results with others before their research is completed?
Under no circumstances should a scientist feel uncomfortable sharing information and finding, because the purpose of their research is to benefit the world, and if the world does not know, it cannot be helped. On the other hand, the world is not perfect, and devious mind, like that of Watson, would be compelled to copy another’s research without giving credit to him/her.

4. Do you think Watson may have had a valid point when he told Rosalind that a
"fresh" look" at her work may be what was needed? Explain your reasoning.
Yes, he has a point in saying that her research is accurate and worthy, yet he was using this “fresh” look conversation to get more information out of her and manipulate her resources. Additionally, this second look did help her overall, because it helped her determine the order of the phosphates.

5. What important relationship between DNA nucleotides did Watson and Crick discover?
What methods did they use to accomplish this?
They discovered the attraction between the bases, in that purines are paired with Pyridines, as seen through the patterns A-T and G-C. The...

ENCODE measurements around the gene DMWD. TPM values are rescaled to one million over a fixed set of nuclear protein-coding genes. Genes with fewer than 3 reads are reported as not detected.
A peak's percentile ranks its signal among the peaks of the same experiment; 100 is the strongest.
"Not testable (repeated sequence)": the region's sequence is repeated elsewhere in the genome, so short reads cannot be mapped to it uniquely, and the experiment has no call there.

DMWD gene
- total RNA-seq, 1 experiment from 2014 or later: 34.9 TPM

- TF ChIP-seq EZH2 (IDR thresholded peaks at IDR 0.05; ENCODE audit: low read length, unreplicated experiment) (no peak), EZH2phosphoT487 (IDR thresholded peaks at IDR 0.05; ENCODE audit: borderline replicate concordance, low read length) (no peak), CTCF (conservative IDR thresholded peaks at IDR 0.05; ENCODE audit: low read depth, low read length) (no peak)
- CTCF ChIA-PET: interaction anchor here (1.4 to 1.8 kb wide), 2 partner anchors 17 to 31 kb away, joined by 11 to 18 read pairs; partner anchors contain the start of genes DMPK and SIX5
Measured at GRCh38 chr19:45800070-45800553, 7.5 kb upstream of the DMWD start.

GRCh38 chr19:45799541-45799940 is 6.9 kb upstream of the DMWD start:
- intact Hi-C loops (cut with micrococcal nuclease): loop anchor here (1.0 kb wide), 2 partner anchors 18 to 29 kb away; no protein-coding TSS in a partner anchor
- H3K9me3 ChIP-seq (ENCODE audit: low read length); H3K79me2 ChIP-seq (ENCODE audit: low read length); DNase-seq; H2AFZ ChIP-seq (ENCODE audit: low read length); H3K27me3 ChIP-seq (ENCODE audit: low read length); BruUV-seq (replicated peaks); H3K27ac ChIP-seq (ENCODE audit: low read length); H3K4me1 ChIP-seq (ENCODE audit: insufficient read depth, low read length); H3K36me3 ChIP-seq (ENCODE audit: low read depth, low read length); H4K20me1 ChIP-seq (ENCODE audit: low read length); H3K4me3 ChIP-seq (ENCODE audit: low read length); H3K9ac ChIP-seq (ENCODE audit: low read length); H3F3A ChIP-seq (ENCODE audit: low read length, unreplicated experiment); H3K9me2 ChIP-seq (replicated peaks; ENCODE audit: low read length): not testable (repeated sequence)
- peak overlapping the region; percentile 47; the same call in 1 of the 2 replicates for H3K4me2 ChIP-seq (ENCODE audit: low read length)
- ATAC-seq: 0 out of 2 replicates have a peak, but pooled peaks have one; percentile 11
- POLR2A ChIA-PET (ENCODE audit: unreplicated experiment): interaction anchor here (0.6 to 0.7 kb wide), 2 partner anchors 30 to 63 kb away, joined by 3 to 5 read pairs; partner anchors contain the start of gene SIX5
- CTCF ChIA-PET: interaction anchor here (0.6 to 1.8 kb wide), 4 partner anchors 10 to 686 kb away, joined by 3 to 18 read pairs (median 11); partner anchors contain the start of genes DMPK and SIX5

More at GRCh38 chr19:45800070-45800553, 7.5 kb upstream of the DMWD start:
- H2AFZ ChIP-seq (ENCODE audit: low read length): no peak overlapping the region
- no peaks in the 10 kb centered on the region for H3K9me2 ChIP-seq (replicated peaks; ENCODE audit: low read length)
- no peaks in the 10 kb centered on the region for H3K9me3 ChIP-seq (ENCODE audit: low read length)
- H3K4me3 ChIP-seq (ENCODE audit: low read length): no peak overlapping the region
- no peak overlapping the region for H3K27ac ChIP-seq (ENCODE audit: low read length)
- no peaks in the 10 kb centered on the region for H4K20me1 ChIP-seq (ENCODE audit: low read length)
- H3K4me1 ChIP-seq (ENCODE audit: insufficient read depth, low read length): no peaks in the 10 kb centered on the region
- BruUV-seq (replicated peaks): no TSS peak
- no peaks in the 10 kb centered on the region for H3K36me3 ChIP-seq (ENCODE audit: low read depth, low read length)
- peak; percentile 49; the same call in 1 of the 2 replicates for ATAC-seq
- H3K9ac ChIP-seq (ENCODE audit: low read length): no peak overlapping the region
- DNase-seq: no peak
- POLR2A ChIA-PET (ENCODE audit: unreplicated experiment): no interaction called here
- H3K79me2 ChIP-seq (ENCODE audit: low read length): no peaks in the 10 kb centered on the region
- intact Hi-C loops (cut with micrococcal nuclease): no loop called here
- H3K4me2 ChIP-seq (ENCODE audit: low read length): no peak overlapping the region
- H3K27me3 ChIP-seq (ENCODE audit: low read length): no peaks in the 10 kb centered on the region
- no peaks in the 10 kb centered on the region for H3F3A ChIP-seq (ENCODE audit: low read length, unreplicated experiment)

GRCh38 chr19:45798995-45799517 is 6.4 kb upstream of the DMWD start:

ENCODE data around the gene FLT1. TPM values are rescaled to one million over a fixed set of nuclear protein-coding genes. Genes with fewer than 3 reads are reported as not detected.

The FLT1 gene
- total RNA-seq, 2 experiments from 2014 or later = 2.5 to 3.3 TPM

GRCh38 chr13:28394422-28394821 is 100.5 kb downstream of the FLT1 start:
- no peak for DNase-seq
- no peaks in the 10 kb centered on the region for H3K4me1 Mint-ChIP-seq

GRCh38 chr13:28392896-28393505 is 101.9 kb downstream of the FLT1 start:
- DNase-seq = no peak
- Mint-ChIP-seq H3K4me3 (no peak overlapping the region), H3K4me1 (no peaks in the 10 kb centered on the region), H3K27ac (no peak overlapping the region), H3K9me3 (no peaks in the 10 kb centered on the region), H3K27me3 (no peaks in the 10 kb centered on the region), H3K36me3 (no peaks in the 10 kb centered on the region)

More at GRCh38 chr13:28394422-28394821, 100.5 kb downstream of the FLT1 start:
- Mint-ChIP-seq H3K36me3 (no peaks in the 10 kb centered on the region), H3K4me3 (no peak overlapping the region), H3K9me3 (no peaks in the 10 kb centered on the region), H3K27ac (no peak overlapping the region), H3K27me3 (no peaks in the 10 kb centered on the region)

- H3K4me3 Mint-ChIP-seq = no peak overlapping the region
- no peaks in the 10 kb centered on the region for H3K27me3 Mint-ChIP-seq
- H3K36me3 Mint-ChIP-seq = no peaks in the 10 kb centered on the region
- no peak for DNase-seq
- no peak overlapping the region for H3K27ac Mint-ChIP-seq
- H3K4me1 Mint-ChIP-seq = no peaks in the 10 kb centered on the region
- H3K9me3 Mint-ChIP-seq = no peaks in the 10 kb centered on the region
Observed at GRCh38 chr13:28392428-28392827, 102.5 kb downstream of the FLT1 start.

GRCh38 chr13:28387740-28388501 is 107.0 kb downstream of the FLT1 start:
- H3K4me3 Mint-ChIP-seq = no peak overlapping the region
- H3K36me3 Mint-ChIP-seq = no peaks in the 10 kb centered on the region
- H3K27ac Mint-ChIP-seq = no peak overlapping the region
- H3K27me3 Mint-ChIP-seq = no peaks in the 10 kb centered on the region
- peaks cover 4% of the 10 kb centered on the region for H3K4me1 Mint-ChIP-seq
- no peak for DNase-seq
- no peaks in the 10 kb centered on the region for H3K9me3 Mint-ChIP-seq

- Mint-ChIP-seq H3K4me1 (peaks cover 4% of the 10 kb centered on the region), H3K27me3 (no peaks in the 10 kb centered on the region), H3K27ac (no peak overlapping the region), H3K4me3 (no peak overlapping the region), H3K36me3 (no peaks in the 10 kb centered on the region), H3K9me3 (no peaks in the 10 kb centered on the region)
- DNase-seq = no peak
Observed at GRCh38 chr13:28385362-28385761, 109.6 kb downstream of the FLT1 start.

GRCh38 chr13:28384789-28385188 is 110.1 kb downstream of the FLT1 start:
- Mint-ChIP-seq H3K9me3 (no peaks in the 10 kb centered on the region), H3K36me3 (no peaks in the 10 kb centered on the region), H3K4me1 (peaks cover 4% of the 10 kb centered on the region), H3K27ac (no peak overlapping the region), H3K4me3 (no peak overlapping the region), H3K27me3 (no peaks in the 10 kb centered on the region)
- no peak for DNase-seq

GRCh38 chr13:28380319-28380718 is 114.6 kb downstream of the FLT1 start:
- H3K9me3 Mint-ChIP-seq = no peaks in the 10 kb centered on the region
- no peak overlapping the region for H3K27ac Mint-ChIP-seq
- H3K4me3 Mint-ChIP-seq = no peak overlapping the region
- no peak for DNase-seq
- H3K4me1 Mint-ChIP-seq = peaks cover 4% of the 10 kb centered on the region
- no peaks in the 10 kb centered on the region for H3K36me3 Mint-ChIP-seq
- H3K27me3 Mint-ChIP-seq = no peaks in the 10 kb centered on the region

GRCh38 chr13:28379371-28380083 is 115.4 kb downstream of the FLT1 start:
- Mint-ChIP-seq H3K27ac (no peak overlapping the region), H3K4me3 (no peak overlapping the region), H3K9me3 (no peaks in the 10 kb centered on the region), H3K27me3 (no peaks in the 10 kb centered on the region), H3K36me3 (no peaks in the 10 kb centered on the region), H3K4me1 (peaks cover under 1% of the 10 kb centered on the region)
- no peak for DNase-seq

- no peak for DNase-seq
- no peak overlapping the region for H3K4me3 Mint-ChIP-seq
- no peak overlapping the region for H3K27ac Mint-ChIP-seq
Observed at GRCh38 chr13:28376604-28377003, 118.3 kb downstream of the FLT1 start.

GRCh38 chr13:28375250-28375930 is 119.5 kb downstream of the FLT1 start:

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Dr. Watson was no doubt well aware of the risks in describing what he really felt at the time. In an era of relentless self-promotion, few could understand that an author might choose to set down the exact truth even if it was unflattering. One set of critics felt the public image of science had been grievously damaged by this unvarnished portrayal of competitive instincts. Another group used his narrative to charge that Franklin had been unfairly robbed of the Nobel Prize.

The annotated edition of “The Double Helix,” prepared by two of Dr. Watson’s colleagues at the Cold Spring Harbor Laboratory, Alexander Gann and Jan Witkowski, provides several documents that bear on Franklin’s role in the discovery. One is the devious and destructive letter sent to her by John Randall, chairman of the physics department at King’s College, London.